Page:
Work-study students, independent contractors, single-person businesses, government workers, seasonal and domestic workers,  and certain construction

Accrual

1 hour for every 40 hours worked

 

 

 

 

Silent as to cap on accrual (awaiting guidance in final rules)

 

 

 

 

 


Employer must provide regular notification of employee’s balance

Tier 1 and 2: 1 hour for every 40 hours worked

Tier 3: 1 hour for every 30 hours worked

 

No maximum accrual

 

 

 

 



Employer must provide written record of available sick leave every pay period

1 hour for every 40 hours worked

 

 

 


24 hours maximum accrual

 

 

 

 


Employer must provide regular notification of employee’s balance

1 hour for every 30 hours worked in Spokane

 

 

 

No guidance as to accrual cap

 

Accrual for exempt employees tied to normal work week

 

Employer must provide information about employee’s balance and use every pay period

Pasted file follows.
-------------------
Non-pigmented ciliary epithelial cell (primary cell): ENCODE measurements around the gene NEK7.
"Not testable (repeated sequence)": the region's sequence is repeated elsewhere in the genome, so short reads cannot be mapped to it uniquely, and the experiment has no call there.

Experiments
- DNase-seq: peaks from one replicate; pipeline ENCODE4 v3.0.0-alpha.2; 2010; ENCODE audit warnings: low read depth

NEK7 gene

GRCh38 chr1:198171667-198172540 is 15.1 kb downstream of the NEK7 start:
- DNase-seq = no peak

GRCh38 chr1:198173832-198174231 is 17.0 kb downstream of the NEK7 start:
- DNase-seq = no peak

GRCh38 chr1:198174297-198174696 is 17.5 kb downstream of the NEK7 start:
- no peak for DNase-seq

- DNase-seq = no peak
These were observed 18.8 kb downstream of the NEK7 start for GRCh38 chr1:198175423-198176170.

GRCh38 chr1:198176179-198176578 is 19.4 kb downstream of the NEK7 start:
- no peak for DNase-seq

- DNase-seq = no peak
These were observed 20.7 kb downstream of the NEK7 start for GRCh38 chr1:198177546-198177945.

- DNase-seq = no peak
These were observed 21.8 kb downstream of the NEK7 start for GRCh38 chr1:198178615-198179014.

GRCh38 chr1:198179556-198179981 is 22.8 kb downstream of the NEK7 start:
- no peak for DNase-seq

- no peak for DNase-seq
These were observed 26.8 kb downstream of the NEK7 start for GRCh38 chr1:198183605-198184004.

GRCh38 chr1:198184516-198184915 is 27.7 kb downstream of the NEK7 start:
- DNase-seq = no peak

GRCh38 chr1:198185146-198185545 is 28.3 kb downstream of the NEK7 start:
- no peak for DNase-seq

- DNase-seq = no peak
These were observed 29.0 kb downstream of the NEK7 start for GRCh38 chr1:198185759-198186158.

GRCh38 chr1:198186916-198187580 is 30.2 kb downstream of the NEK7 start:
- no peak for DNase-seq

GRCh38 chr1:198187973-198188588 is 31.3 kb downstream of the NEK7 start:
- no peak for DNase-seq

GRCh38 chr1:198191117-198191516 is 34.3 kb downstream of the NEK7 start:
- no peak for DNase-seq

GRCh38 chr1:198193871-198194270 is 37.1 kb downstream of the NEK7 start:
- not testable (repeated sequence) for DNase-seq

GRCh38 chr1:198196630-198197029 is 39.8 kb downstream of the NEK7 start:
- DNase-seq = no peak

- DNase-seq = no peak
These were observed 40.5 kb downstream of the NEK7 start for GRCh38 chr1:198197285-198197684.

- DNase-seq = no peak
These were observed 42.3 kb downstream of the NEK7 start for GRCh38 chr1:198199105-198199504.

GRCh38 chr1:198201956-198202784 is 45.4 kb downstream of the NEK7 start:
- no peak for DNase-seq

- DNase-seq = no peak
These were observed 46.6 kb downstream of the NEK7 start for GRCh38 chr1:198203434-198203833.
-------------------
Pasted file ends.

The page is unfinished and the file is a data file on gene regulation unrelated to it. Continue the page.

Rollover (max)

40 hours

Tier 1: 40 hours

Tier 2: 56 hours

Tier 3: 72 hours

24 hours

24 hours for employers with 1-9 employees

 

40 hours for employers with 10+ employees

Use: Annual Max

Silent as to cap on use (awaiting guidance in final rules)

Tier 1: 40 hours

Tier 2: 56 hours

Tier 3: 72 hours

40 hours

24 hours for employers with 1-9 employees

 

40 hours for employers with 10+ employees

Use: Increments

Silent (awaiting guidance in final rules)

Smaller of hourly increments or, if feasible, 15-minute increments

1-hour increments unless employer establishes written minimum use policy

1 hour minimum increments